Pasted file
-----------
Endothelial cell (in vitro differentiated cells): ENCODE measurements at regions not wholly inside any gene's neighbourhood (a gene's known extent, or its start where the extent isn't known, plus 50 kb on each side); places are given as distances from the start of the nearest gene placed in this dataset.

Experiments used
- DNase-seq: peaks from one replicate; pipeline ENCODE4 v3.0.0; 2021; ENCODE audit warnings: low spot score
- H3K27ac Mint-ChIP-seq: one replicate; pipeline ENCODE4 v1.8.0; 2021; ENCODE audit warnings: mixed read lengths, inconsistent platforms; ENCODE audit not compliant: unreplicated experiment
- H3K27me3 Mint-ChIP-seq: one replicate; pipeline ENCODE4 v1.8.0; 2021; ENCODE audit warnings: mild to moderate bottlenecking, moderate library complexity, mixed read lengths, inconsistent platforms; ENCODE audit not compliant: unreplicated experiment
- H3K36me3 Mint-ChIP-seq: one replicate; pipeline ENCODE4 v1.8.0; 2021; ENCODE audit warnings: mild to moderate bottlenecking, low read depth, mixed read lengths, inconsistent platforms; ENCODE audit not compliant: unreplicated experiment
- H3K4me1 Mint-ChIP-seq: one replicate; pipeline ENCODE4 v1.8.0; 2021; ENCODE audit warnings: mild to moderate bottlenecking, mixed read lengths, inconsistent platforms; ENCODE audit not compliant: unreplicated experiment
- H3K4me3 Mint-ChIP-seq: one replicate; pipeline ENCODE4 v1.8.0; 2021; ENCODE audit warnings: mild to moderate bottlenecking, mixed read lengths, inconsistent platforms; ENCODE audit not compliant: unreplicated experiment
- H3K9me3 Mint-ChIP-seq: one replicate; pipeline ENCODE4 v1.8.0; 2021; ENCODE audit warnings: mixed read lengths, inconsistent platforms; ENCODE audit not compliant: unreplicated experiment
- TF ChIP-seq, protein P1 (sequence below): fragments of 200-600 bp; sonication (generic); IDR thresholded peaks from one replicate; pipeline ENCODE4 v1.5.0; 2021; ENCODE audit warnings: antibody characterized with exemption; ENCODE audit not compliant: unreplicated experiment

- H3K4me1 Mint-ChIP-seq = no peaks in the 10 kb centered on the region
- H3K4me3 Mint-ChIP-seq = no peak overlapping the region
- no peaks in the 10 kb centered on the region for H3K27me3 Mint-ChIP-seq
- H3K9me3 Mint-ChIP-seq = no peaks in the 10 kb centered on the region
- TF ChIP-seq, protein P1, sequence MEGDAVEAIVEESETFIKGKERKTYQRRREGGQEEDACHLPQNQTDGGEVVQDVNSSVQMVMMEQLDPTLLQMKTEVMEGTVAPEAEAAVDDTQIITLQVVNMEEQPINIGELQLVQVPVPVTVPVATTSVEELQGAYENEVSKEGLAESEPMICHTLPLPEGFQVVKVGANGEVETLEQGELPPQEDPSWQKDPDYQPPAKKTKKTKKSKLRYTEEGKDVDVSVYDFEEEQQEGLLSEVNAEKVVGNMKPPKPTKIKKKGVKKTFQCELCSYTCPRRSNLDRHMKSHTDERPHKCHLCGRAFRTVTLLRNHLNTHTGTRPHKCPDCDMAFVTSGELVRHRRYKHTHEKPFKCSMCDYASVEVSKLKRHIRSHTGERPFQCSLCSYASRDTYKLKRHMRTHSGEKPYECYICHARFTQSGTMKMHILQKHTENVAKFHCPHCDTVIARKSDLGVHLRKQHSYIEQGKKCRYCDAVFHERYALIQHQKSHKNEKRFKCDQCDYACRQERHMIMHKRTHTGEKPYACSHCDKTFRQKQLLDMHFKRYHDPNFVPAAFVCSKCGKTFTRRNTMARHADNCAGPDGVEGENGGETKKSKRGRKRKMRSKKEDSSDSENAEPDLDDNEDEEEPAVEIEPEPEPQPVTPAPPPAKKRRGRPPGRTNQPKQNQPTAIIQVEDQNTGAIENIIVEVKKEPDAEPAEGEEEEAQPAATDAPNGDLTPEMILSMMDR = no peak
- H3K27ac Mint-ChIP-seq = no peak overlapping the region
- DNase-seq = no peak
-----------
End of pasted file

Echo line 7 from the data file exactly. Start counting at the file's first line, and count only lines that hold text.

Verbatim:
- H3K4me1 Mint-ChIP-seq: one replicate; pipeline ENCODE4 v1.8.0; 2021; ENCODE audit warnings: mild to moderate bottlenecking, mixed read lengths, inconsistent platforms; ENCODE audit not compliant: unreplicated experiment